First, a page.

Georgia’s foreign ministry announced on Thursday (20 February) that a massive cyber-attack had taken place against its state institutions and media, and that investigations have shown that Russia was responsible for it.
“On 28 October 2019, a large scale cyber-attack was launched against the websites, servers and other operating systems of the Administration of the President of Georgia, the courts, various municipal assemblies, state bodies, private sector organisations and media outlets. As a result of the cyber-attack, the servers and operating systems of these organisations were significantly damaged, severely affecting their functionality”, the Ministry of Foreign Affairs announced.
Up to 15,000 state, private and media websites were taken out by hackers and replaced by an image of former Georgia President Mikheil Saakashvili and the caption ‘I’ll be back’.
2000 Georgian websites defaced with Saakashvili pic & "I'll be back"… Raising the spectre of Saakashvili is useful to a few people at home and abroad. https://t.co/se0moiBMTY
— David Osborn (@david_osborn) October 29, 2019
Georgia, a country with an ancient culture, was a Soviet republic, but now wants to join NATO and the EU. A 5-day war with Russia in August 2008 depleted the country of 20% of its territory – Abkhazia and South Ossetia, which are de facto under Russian control. Saakashvili, who now lives in exile, was the president at that time, and many blame him for provoking a war the country could not possibly win.
Cyber-attacks in other countries from the former Soviet sphere of influence have been traced back to Russia.
From diplomatic sources, EURACTIV was aware that the Georgian authorities would make the announcement about the cyber-attack once they had gathered evidence about its origin.
“The investigation conducted by the Georgian authorities, together with information gathered through cooperation with partners, concluded that this cyber-attack was planned and carried out by the Main Division of the General Staff of the Armed Forces of the Russian Federation”, the Ministry of Foreign affairs stated.
Meanwhile, the United States and the UK said in separate statements that the attack was carried out by a unit of Russia’s GRU military intelligence agency known as Unit 74455 and Sandworm.
In the past, Sandworm was named by a US cyber-intelligence firm for attacks against Ukraine, as well as for targeting the election campaign of French President Emmanuel Macron with email phishing tricks and attempts to install malware on the campaign site.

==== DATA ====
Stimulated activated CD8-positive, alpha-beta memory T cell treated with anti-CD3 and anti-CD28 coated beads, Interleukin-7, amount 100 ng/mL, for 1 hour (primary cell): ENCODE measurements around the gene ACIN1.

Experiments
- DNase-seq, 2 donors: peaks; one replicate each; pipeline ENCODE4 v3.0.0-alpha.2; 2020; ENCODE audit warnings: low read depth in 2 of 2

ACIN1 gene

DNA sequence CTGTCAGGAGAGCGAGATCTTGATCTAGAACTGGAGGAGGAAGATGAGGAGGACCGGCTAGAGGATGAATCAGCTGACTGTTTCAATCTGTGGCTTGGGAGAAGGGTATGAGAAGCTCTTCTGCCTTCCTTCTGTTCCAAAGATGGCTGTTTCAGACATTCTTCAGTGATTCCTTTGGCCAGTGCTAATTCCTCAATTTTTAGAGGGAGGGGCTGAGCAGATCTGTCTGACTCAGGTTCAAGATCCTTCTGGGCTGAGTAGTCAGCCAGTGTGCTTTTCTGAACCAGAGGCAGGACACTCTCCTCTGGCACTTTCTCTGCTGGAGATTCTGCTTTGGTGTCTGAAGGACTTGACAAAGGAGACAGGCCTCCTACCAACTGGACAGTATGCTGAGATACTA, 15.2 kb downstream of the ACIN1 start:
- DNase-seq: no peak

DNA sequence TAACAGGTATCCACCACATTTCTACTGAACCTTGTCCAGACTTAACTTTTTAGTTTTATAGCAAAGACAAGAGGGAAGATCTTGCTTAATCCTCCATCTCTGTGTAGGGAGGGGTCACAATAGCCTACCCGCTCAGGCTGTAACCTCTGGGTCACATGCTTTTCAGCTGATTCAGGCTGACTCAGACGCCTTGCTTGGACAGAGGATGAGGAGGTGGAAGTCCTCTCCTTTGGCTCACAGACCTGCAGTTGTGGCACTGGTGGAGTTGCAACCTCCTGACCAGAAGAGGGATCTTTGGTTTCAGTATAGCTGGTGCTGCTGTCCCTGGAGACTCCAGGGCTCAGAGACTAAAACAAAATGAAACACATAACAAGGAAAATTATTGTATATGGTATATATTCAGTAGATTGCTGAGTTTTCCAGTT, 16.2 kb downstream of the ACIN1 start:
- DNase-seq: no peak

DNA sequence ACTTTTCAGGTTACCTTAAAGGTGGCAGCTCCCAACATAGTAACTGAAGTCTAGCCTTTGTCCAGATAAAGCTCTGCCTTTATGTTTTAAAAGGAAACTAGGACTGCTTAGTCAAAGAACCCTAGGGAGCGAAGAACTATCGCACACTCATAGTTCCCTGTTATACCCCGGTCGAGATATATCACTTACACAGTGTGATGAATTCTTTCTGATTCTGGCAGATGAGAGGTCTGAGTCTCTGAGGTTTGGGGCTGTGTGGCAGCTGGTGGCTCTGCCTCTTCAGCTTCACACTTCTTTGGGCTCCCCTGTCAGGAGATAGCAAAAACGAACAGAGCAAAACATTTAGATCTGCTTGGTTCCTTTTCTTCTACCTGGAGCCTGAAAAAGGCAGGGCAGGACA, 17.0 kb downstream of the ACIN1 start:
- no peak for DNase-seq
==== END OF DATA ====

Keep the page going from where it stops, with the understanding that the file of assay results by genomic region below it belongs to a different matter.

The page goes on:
“The United States calls on Russia to cease this behaviour in Georgia and elsewhere,” Secretary of State Mike Pompeo said, adding that Washington would provide assistance to Georgia to help improve the country’s ability to fend off such attacks.
We stand with #Georgia in condemning Russia’s cyber attack against its people and institutions. Russia must immediately cease this behavior in Georgia and elsewhere. The stability of #cyberspace depends on the responsible behavior of all nations. https://t.co/4RnWrSOlBp
— Secretary Pompeo (@SecPompeo) February 20, 2020
Britain’s foreign minister, Dominic Raab, said: “The GRU’s reckless and brazen campaign of cyberattacks against Georgia, a sovereign and independent nation, is totally unacceptable.”
NATO Secretary General Jens Stoltenberg stated that the Government of Georgia had determined that Russia was behind the cyber-attacks. “I condemn such malicious activities”, he said.
📰 NEWS: The UK, Georgia and international partners have exposed Russia’s military intelligence service as being responsible for significant cyber-attacks against Georgia last year.
— Foreign Office 🇬🇧 (@foreignoffice) February 20, 2020
The European External Action Service had given no reaction by the time of publishing of this article.
Russia has denied involvement in penetrating Georgian government websites.
“Russia did not plan and is not planning to interfere in Georgia’s internal affairs in any way,” Russian Deputy Foreign Minister Andrei Rudenko told Russian news agencies.
(Edited by Benjamin Fox)